Ousted Macomb clerk seeks job back, claims ‘rebellion’
Mount Clemens – The recently ousted Macomb County clerk is asking officials — from county leaders to President Donald Trump — to investigate whether her removal by a judge last week violated her rights and state law.
In an 11-page letter dated Monday and sent to Gov. Rick Snyder, the U.S. Attorney’s Office, the FBI, Trump and others, Karen Spranger asked for an audit of what she called criminal activity by other county officials. She also asked for her job back.
“My request is for an immediate investigation and audit to detect these possible crimes against the clerk of courts office and the return of my elected position and the return of all illegally removed files by those public officials who are in insurrection and rebellion and who have gone on strike against the constitution,” Spranger wrote.
Neither Spranger nor her attorney could be reached for comment Tuesday but Macomb County’s chief corporation counsel, John Schapka, dismissed Spranger’s claims — filed in federal court — as “meandering gibberish” and something out of a comedy film.
“It is delusionary and without any merit,” Schapka said. “I can’t imagine anyone reading it and taking it seriously. It’s gibberish … a series of unrelated events run together and combined with about seven cut-and-paste pages of the state constitution with no explanation on how or why they apply to her case.”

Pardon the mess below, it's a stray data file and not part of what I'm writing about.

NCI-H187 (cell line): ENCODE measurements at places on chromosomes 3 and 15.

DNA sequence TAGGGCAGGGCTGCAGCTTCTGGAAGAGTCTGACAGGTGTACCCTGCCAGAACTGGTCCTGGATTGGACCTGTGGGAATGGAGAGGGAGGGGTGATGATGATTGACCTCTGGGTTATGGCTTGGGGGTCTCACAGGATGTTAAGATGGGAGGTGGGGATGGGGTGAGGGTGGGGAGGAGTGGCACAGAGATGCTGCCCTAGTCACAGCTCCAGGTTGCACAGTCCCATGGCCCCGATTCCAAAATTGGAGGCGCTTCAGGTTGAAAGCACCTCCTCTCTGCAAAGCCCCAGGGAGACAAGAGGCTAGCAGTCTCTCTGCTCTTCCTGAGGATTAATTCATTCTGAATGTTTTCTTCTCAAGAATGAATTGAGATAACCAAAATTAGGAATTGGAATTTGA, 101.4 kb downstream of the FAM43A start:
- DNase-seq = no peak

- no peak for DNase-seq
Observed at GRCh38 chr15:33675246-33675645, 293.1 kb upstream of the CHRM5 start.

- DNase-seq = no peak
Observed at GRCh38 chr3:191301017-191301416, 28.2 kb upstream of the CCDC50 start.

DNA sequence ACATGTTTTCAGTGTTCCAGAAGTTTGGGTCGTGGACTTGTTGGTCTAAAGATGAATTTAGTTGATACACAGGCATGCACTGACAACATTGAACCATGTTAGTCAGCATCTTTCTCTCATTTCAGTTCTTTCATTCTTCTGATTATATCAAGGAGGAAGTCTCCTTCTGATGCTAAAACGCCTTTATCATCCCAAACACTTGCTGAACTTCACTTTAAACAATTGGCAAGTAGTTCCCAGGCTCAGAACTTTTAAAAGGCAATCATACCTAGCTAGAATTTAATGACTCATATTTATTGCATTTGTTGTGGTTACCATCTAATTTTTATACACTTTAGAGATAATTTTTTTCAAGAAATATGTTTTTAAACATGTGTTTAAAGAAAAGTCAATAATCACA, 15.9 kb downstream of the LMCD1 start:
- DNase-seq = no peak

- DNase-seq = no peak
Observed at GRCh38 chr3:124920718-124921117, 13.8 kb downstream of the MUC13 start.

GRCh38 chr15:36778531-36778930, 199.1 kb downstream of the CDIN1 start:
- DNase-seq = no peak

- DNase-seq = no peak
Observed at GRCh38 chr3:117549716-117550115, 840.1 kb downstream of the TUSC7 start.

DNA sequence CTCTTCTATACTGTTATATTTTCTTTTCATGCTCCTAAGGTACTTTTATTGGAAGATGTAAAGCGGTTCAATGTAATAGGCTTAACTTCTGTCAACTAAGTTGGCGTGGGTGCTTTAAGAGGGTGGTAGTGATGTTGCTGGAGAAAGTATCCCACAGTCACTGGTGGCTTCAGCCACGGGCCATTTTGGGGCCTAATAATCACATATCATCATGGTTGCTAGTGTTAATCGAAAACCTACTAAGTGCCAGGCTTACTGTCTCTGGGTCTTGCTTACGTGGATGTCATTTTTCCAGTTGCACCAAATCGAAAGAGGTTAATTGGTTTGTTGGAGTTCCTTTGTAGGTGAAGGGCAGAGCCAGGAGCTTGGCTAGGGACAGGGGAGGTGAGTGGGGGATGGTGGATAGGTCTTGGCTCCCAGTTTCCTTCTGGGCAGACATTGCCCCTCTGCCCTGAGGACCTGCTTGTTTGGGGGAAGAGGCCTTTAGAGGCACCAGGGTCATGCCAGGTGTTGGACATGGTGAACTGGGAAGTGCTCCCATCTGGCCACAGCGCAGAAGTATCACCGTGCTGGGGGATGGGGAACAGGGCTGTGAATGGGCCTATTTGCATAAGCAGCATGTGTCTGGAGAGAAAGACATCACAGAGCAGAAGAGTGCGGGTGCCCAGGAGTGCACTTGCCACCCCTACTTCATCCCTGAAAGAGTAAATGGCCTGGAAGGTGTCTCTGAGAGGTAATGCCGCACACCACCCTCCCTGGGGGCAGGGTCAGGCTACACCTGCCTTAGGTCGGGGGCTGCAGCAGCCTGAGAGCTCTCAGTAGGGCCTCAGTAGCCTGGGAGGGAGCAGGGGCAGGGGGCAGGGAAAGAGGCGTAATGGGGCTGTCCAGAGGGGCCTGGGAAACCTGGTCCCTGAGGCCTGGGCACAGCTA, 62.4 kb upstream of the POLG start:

The letter is titled “Administrative Claim Notice of Administrative Overthrow of a Constitutional Office Clerk of Court of Macomb County by Rogue Agents.”
In it, Spranger requests an immediate probe of her removal from office, claiming she had been illegally pushed out of office partly because of her promise to “clean up the corruption and misuse of public funds that come into this court…”
“I can hardly get past the title of the letter,” Schapka said. “It reads like a Marx Brothers comedy, like the one where Groucho played the ruler of some nonexistent country.”
Spranger, a Republican, was elected clerk in November 2016, took office in January 2017 and soon became embroiled in battles both inside and outside court with office employees, their union and county officials over ethics, hiring and how the office should be run.
Following a residency challenge, Spranger was removed from office March 27 after St. Clair Circuit Judge Daniel Kelly determined she had improperly listed a Warren address as her primary residence in election affidavits to run for office. Spranger has adamantly insisted she lived at the house on Hudson Street, which she co-owns with a relative.
But the county conducted an investigation that found the address had gone months without electricity, heat or water and was filled with trash. Neighbors also said Spranger did not reside there. The county determined she had a Bridge card that she used to make purchases almost exclusively in western Wayne County suburbs.
Her deputy clerk, Jackie Ryan, was fired this past week by temporary Clerk Kathy Brower, who was appointed by Judge James Biernat of Macomb County Circuit Court. A longer-term replacement will be appointed by the Macomb County Circuit bench to fill the office until the November election, Schapka said.
“(Spranger) can run again if she wants,” Schapka said. “I just hope this time she puts down her correct address.”